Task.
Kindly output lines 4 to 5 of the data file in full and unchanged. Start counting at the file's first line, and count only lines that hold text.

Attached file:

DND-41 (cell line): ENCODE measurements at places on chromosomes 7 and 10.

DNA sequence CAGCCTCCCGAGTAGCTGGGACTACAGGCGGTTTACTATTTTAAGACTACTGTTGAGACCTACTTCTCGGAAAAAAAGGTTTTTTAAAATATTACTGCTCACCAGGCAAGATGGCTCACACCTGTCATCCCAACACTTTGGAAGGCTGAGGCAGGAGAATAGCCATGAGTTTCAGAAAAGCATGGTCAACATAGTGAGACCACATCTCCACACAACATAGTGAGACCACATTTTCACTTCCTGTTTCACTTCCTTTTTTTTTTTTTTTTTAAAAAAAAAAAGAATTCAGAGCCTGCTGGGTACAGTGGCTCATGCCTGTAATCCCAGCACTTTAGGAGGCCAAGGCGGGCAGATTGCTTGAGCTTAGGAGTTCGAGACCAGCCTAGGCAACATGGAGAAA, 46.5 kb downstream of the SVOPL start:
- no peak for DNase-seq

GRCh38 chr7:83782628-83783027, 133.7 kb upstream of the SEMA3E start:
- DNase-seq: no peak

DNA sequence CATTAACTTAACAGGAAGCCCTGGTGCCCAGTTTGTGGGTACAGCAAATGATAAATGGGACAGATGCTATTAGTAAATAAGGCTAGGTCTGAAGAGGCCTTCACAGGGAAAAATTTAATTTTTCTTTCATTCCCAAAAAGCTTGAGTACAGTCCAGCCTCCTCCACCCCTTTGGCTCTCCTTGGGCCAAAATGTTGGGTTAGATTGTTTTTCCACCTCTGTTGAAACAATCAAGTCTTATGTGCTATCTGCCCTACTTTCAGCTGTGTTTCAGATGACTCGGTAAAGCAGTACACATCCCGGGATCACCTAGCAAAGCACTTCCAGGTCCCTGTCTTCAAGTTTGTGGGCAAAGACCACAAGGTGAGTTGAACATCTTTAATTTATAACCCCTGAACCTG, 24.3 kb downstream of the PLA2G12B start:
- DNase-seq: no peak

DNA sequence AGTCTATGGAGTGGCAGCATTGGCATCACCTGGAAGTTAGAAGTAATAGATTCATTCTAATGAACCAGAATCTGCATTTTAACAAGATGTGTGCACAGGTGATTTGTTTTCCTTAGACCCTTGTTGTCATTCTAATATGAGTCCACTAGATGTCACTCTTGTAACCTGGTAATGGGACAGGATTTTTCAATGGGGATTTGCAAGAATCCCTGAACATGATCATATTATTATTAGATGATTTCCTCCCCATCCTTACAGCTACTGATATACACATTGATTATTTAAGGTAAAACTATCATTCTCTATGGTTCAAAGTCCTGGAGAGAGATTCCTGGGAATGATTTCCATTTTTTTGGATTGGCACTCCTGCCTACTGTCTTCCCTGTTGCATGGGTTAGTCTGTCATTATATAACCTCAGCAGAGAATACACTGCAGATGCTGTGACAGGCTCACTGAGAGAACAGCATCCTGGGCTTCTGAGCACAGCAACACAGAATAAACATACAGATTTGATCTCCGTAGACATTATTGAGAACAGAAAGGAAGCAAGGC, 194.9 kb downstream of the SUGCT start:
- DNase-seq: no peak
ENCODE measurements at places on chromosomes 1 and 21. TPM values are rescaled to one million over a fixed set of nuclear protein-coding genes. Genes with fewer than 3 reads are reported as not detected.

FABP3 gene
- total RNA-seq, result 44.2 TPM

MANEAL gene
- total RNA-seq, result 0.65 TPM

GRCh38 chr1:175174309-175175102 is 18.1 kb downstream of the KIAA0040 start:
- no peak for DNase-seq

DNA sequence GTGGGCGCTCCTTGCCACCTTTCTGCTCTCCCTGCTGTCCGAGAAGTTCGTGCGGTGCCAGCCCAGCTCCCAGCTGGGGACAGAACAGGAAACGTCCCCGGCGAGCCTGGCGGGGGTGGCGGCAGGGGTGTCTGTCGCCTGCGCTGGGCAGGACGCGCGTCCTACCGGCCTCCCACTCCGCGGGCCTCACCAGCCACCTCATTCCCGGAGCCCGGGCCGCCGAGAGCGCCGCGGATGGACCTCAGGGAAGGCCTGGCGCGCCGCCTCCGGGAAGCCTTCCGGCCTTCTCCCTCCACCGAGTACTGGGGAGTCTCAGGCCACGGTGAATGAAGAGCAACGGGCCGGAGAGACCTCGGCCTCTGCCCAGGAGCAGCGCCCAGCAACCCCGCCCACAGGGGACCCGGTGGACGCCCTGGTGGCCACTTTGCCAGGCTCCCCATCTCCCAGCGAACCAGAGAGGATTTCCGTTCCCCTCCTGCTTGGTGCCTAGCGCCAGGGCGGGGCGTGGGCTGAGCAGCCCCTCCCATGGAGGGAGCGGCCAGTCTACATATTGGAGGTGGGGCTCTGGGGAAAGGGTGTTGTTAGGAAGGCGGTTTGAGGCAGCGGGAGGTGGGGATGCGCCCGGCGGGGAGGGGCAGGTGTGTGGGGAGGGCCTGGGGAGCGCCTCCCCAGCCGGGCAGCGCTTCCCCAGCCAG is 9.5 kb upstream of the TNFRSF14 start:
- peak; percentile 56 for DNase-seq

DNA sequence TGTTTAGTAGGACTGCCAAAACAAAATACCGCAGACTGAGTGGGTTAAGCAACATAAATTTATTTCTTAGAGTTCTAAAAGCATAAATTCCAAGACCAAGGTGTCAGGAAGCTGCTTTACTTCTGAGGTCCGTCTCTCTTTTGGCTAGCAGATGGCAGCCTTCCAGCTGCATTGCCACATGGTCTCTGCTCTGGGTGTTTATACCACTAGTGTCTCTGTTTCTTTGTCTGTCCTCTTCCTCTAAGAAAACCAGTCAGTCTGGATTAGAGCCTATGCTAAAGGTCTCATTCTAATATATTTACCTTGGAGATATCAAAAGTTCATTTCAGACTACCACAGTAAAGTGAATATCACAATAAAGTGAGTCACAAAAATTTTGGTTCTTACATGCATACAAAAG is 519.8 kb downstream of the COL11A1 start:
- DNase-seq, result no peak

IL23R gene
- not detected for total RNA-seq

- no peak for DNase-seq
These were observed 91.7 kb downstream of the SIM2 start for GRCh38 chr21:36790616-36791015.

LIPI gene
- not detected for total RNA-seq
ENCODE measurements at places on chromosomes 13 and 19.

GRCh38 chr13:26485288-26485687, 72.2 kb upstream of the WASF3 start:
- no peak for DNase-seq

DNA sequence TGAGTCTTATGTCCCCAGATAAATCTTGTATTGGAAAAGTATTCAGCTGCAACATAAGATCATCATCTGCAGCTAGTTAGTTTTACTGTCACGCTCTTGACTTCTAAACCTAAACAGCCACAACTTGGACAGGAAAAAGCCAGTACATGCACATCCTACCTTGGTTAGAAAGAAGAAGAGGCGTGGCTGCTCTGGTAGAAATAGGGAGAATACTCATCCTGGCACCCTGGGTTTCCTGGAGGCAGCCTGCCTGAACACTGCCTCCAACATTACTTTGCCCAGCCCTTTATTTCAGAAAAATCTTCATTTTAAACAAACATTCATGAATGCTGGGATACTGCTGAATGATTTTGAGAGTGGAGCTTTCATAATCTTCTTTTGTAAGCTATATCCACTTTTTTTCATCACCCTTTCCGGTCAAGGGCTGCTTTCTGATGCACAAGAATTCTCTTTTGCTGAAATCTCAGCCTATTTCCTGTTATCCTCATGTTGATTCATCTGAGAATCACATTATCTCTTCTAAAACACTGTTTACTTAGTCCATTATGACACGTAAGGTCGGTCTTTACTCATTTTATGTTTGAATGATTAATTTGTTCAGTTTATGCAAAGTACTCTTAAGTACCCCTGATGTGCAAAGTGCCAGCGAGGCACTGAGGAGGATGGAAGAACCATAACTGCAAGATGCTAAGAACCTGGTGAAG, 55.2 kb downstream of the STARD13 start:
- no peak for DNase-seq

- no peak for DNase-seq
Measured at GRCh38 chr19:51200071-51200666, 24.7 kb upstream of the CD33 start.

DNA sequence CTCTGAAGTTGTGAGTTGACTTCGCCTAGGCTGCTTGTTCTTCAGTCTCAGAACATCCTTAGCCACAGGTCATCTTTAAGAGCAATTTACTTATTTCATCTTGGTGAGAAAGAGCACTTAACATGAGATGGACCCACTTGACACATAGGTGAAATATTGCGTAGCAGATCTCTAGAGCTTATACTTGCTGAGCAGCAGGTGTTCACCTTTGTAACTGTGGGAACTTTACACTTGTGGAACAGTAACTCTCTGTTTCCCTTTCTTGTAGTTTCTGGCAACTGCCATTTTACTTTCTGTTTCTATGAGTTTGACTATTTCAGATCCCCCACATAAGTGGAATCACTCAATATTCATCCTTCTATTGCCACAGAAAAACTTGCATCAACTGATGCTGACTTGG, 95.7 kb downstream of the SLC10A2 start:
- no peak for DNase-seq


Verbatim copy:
GRCh38 chr7:83782628-83783027, 133.7 kb upstream of the SEMA3E start:
- DNase-seq: no peak